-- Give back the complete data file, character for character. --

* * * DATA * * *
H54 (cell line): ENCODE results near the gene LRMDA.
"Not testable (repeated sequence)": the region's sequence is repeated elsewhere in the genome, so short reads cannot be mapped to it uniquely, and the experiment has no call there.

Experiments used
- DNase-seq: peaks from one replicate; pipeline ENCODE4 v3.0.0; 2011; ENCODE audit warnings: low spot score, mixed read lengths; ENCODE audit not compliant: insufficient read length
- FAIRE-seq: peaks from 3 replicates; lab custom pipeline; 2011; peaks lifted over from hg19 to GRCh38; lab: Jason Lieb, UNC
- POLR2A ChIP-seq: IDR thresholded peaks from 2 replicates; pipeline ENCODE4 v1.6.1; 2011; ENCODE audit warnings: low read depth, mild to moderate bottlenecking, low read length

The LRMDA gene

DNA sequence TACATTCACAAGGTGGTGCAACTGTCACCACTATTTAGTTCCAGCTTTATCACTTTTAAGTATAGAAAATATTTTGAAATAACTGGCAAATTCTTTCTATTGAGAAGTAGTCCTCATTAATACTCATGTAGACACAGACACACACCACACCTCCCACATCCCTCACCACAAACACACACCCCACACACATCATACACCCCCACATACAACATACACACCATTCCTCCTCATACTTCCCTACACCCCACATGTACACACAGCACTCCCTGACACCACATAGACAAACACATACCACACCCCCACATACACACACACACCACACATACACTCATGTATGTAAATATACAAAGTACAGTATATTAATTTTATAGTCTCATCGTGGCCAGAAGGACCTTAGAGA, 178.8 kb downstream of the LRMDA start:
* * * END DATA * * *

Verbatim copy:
H54 (cell line): ENCODE results near the gene LRMDA.
"Not testable (repeated sequence)": the region's sequence is repeated elsewhere in the genome, so short reads cannot be mapped to it uniquely, and the experiment has no call there.

Experiments used
- DNase-seq: peaks from one replicate; pipeline ENCODE4 v3.0.0; 2011; ENCODE audit warnings: low spot score, mixed read lengths; ENCODE audit not compliant: insufficient read length
- FAIRE-seq: peaks from 3 replicates; lab custom pipeline; 2011; peaks lifted over from hg19 to GRCh38; lab: Jason Lieb, UNC
- POLR2A ChIP-seq: IDR thresholded peaks from 2 replicates; pipeline ENCODE4 v1.6.1; 2011; ENCODE audit warnings: low read depth, mild to moderate bottlenecking, low read length

The LRMDA gene

DNA sequence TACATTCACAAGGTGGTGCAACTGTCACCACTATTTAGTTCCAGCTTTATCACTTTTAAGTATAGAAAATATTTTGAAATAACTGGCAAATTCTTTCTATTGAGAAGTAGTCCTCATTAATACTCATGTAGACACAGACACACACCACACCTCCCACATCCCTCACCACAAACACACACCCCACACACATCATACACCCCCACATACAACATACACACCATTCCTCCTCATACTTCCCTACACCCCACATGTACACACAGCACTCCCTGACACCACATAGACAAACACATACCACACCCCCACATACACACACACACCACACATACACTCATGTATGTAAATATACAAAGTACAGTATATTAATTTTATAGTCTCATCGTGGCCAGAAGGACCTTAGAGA, 178.8 kb downstream of the LRMDA start: